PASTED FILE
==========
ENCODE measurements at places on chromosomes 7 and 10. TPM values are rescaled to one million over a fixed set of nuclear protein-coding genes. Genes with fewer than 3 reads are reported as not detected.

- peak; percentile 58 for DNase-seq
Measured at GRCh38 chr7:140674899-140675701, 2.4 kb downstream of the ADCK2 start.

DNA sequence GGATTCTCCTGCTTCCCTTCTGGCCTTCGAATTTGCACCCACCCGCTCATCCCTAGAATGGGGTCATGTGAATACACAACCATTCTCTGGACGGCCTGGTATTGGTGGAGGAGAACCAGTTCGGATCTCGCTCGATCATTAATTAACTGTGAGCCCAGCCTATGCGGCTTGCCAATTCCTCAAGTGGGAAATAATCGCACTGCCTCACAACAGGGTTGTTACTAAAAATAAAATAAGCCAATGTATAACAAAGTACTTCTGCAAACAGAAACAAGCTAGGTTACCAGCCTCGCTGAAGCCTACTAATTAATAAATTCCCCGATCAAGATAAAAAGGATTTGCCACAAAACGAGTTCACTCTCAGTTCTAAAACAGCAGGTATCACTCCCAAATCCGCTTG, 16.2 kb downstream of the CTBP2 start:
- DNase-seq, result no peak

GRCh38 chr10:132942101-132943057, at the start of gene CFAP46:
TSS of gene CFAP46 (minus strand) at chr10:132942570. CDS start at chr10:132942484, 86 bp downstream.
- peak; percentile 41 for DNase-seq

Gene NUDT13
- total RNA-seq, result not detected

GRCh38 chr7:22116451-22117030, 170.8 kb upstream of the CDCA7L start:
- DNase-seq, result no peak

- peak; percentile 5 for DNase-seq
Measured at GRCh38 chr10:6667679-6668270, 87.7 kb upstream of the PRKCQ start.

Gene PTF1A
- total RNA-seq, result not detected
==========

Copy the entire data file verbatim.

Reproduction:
ENCODE measurements at places on chromosomes 7 and 10. TPM values are rescaled to one million over a fixed set of nuclear protein-coding genes. Genes with fewer than 3 reads are reported as not detected.

- peak; percentile 58 for DNase-seq
Measured at GRCh38 chr7:140674899-140675701, 2.4 kb downstream of the ADCK2 start.

DNA sequence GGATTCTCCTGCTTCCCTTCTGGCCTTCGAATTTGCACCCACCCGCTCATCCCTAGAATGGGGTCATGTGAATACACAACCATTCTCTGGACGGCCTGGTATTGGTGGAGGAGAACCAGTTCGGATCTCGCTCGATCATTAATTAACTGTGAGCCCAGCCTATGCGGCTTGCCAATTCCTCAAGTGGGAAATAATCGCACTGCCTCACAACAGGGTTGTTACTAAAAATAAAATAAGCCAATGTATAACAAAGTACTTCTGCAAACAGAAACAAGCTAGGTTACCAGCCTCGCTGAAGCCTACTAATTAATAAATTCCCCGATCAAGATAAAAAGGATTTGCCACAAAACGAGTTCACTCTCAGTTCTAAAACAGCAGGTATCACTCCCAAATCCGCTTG, 16.2 kb downstream of the CTBP2 start:
- DNase-seq, result no peak

GRCh38 chr10:132942101-132943057, at the start of gene CFAP46:
TSS of gene CFAP46 (minus strand) at chr10:132942570. CDS start at chr10:132942484, 86 bp downstream.
- peak; percentile 41 for DNase-seq

Gene NUDT13
- total RNA-seq, result not detected

GRCh38 chr7:22116451-22117030, 170.8 kb upstream of the CDCA7L start:
- DNase-seq, result no peak

- peak; percentile 5 for DNase-seq
Measured at GRCh38 chr10:6667679-6668270, 87.7 kb upstream of the PRKCQ start.

Gene PTF1A
- total RNA-seq, result not detected